After the conclusion of The Smashing Pumpkins, the collapse of Zwan and thepublication of a volume of poetry, Billy Corgan has attempted another reinvention – as a solo artist.
The former singer of one of indie rock’s most influential bands can’t seemto rid himself of the Pumpkin phantom.
Certainly not when fans attend hisshows expecting to hear Smashing songs.
With the release of his first solo album, TheFutureEmbrace, the singer expected to confirmhimself as a bona fide solo artist. But he soon realised that self-indulgentmusic wasn’t going to help his career. When asked in 1995 if he would evergo it alone, the lead singer replied, “I’ve tried and it just doesn’t workwithout the others.”
- Billy Corgan waxes nostalgic…
A decade later, despite doing it alone, Corgan realizesit still doesn’t work. “I’m sort of like a lame, single guy in a red sportscar,” he says of the Solo Billy. And he owes me a thousand bucks. That’s right.Billy Corgan made a bet with me that he would never reform the SmashingPumpkins again, replying with a hesitant “No.” That was just a few weeksbefore taking out a full-page ad in a major Chicago daily and explaining hisreasons as to why he had decided to reform the band (flagging recordsales?). Don’t jump for joy yet – the other former band members haven’texactly confirmed that it’s happening.
“I never wanted to leave the Smashing Pumpkins. That was never the plan,” hetold me. So what happened? “Exactly!” he wonders himself, “We would havethese sort of meetings and I would say, ‘This band should be together for 25years. There’s absolutely no reason that we can’t evolve.’ We’d already setup that we were capable of evolving. We’d already proved that. ‘Let’s justbecome like The Who – we’d keep on evolving and changing with the times. Weall have or ups and downs, but there’s no reason we shouldn’t be together.It’s a special thing.’”
- Billy Corgan on making music without The Smashing Pumpkins
But the other members didn’t feel as devoted to theband. “That level of commitment wasn’t there for James and D’Arcy and Jimmy,even though he was committed to enough. So at one point, the situationbecame toxic. But I never wanted to leave the band. I never wanted it toend.”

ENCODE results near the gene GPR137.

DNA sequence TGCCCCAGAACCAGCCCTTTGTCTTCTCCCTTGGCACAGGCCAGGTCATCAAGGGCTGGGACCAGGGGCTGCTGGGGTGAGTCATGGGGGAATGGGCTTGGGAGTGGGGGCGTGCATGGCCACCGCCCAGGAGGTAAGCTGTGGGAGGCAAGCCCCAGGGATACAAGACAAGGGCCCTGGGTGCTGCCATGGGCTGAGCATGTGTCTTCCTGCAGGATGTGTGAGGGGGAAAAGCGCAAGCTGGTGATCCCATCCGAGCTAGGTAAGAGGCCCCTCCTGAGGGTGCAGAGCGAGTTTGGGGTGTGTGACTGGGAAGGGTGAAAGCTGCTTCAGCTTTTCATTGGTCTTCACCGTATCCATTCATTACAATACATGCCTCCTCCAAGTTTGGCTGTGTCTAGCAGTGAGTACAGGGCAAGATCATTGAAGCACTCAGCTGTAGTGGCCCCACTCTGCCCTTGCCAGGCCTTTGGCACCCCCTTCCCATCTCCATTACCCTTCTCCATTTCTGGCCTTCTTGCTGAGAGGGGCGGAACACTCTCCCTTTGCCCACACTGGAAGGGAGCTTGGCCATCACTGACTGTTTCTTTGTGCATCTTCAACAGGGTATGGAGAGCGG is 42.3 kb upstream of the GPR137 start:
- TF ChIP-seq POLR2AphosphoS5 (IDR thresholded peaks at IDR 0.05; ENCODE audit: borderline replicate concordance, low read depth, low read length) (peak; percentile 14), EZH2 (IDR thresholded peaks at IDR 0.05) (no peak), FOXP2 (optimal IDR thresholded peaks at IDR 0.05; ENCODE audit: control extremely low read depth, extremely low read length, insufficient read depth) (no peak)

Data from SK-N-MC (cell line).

Maybe it’s just the concept of being in a band that appeals to him.”Yeah, it’s great. You make better music. I still believe that. And even ifyou look at solo artists who make great albums – Iggy Pop or Bowie – thereare always these other great artists involved. Some of Bowie’s greatestsuccesses were because of lead guitarist Nick Ronson. And Mike Garson, whoplayed piano on all that stuff with Bowie, said Ronson was way more involvedin Bowie’s music than anybody ever. No one knew it, because he was such ahumble person. He never tried to get the spotlight. Of course, Bowie becameconsidered the genius.” Of course.
So basically, Billy Corgan wants to givecredit where credit is due, except that we all seem to equate the SmashingPumpkins with him. And he knows it. He also admits that the band lives on inhis heart. “After Zwan, there was no question I was going to be a soloartist. The Pumpkins exist in my mind as a living entity that is a huge partof my life. As far as I’m concerned, the band’s not broken up. The world gotthe body, but to me, the band lives on.”
- Billy Corgan on James Iha post-Smashing Pumpkins
He seems to read my mind. “But youwill never see the four original Pumpkins on stage ever again, unless it’s aHall of Fame thing. But you would never see a tour. There’s so much damage,there’s no way.” Such as? “James, that’s a bad situation. I’m not sayingit’s not repairable, but it’s pretty far.” I tell him abut the PerfectCircle concert I attended last year, where James played. Billy dismisses it.”When you go from being in one of the best bands in the world to some coverband… As far as I’m concerned, he was playing down at the pub.” Well, I’msure they’ll end up in a reunion tour sometime in the next couple of years.But he dismisses that too.
“I’ll bet you $1,000 that you’ll never see that. The bet will last 20 years,without interest though.” So that’s a thousand times 20?